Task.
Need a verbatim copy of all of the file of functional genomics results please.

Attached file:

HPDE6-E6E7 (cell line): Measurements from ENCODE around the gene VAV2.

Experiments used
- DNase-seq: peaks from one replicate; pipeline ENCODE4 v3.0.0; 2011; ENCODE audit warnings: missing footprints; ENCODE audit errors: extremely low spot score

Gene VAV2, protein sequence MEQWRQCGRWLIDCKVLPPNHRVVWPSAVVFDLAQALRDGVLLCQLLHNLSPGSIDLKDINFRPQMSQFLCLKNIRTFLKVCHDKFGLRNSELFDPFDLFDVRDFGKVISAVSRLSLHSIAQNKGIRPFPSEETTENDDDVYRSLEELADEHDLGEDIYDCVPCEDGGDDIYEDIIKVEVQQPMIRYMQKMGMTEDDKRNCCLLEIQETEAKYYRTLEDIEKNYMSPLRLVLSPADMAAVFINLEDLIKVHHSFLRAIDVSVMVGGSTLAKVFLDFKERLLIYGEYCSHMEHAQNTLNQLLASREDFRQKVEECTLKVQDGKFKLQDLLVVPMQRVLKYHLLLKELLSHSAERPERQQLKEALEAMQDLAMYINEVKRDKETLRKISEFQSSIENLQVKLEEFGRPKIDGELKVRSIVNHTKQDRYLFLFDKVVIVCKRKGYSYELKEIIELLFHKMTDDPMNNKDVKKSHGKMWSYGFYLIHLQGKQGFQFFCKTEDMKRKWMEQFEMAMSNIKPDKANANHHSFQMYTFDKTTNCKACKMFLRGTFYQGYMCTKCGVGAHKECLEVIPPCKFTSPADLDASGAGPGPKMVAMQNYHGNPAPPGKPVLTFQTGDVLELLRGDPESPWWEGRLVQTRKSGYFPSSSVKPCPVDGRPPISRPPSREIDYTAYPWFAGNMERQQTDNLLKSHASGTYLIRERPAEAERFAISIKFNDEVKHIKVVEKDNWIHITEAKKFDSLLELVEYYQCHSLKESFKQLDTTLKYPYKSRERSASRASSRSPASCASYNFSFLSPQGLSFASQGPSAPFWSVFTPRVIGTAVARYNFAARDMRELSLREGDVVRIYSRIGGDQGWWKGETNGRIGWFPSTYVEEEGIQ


HPDE6-E6E7 (cell line): Measurements from ENCODE around the gene VAV2.

Experiments used
- DNase-seq: peaks from one replicate; pipeline ENCODE4 v3.0.0; 2011; ENCODE audit warnings: missing footprints; ENCODE audit errors: extremely low spot score

Gene VAV2, protein sequence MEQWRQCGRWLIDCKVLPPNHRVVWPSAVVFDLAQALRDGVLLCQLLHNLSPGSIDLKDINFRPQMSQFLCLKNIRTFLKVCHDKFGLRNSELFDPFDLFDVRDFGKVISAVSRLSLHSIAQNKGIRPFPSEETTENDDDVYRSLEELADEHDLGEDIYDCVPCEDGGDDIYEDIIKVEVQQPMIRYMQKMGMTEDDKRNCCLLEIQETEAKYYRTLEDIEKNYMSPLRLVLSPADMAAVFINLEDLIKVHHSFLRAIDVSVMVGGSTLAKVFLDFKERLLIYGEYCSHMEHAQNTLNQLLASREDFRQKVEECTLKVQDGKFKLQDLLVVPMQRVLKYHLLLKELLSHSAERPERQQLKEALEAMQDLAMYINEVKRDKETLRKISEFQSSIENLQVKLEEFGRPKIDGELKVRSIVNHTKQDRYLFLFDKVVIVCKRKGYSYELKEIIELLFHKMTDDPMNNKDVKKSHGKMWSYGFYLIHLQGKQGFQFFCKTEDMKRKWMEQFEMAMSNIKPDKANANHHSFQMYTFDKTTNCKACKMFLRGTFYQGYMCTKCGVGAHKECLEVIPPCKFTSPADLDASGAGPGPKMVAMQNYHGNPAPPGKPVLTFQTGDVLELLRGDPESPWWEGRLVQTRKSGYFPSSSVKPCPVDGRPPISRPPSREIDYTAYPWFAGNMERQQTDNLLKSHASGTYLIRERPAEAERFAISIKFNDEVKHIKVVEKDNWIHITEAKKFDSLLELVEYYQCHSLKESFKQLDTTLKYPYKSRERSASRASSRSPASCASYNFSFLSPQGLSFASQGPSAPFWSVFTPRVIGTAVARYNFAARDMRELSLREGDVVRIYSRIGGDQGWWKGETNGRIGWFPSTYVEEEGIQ